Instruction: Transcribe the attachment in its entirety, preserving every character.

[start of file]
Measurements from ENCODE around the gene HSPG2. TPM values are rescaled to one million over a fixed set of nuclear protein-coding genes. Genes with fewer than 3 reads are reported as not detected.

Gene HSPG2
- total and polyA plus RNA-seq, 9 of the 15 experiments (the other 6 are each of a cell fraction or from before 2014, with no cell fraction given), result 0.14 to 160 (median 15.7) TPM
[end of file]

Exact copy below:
Measurements from ENCODE around the gene HSPG2. TPM values are rescaled to one million over a fixed set of nuclear protein-coding genes. Genes with fewer than 3 reads are reported as not detected.

Gene HSPG2
- total and polyA plus RNA-seq, 9 of the 15 experiments (the other 6 are each of a cell fraction or from before 2014, with no cell fraction given), result 0.14 to 160 (median 15.7) TPM